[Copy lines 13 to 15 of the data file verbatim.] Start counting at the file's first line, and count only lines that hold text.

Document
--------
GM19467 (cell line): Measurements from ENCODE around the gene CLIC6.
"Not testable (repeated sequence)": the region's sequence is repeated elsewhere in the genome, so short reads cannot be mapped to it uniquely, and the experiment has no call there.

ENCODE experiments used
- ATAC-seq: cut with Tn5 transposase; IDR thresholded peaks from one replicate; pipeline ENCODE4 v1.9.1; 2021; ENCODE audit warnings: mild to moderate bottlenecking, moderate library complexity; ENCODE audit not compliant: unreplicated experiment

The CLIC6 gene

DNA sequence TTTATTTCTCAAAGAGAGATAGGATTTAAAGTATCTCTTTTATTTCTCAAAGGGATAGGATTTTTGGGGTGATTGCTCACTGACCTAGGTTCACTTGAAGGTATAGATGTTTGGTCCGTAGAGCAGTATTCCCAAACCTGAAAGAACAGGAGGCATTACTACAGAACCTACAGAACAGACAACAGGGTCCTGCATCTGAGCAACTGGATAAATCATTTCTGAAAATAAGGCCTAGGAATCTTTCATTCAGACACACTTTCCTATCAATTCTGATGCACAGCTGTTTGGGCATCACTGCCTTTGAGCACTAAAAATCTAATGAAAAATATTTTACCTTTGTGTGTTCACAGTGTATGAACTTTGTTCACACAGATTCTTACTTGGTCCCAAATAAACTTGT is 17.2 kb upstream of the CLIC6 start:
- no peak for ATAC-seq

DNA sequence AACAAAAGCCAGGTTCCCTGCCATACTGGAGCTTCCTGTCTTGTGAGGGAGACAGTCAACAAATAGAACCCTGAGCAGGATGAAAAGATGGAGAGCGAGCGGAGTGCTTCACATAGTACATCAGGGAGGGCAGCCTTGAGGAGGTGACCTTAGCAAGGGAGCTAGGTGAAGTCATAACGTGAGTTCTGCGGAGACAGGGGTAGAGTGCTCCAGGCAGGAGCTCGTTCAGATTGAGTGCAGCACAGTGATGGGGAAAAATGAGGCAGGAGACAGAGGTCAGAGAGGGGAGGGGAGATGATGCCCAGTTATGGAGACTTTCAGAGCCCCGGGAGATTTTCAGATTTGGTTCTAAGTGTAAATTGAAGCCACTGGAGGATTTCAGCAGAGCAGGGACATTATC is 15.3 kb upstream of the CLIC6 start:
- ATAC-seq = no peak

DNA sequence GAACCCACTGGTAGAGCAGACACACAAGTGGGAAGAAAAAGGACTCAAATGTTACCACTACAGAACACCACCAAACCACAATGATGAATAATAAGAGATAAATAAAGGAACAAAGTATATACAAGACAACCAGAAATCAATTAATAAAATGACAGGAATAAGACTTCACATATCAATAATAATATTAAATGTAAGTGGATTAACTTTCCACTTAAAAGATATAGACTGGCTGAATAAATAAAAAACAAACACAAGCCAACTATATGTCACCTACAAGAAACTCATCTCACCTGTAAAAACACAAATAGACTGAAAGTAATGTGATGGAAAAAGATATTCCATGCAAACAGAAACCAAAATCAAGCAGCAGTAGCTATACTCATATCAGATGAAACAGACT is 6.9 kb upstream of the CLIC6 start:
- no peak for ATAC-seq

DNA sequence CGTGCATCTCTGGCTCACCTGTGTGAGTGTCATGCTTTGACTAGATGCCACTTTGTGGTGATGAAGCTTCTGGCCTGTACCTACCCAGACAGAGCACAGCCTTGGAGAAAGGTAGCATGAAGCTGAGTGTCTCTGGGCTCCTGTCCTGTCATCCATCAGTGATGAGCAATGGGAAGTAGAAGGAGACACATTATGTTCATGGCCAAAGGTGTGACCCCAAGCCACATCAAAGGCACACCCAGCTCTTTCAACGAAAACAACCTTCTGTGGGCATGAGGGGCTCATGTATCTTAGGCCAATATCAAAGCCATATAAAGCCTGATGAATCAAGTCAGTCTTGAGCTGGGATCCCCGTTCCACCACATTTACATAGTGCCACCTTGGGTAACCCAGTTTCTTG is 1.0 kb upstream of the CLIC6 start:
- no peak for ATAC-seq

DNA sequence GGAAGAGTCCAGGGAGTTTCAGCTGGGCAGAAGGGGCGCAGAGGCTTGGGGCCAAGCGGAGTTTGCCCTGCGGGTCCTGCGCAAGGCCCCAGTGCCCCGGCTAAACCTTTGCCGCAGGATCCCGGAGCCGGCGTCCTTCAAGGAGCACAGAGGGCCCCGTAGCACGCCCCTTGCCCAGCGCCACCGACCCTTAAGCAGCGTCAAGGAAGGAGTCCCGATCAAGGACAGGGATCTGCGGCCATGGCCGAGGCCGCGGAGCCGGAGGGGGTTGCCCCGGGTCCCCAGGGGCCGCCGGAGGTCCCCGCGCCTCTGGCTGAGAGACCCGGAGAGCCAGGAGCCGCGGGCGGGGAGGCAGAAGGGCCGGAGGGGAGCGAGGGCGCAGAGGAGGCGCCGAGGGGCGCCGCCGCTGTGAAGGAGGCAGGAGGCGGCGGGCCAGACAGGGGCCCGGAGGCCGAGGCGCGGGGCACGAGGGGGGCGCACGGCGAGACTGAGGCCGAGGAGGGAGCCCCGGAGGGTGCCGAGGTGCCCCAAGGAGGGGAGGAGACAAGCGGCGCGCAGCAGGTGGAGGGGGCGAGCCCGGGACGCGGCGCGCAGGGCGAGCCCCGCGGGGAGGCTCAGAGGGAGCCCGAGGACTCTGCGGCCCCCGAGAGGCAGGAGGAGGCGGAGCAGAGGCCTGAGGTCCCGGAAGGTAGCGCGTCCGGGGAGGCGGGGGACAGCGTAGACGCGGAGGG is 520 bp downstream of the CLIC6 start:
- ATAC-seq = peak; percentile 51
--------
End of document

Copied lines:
- no peak for ATAC-seq

DNA sequence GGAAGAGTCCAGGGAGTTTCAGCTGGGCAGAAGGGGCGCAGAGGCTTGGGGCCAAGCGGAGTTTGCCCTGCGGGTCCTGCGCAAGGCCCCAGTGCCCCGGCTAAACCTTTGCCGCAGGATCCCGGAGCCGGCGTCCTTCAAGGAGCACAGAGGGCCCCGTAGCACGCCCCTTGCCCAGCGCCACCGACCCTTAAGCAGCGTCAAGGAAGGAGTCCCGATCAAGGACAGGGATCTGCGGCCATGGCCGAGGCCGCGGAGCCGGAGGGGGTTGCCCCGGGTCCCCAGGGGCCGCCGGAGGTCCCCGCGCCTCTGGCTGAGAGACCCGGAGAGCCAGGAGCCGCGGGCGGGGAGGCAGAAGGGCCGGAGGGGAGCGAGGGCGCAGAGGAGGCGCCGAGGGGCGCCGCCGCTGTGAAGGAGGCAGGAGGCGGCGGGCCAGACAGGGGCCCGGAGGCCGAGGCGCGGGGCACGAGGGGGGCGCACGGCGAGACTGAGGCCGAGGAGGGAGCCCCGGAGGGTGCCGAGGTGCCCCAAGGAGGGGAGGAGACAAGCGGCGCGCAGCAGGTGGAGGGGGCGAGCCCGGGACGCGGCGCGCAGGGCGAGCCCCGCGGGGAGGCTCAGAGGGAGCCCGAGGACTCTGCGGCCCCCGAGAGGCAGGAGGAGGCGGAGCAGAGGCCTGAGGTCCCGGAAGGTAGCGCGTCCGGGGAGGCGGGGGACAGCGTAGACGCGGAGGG is 520 bp downstream of the CLIC6 start:
- ATAC-seq = peak; percentile 51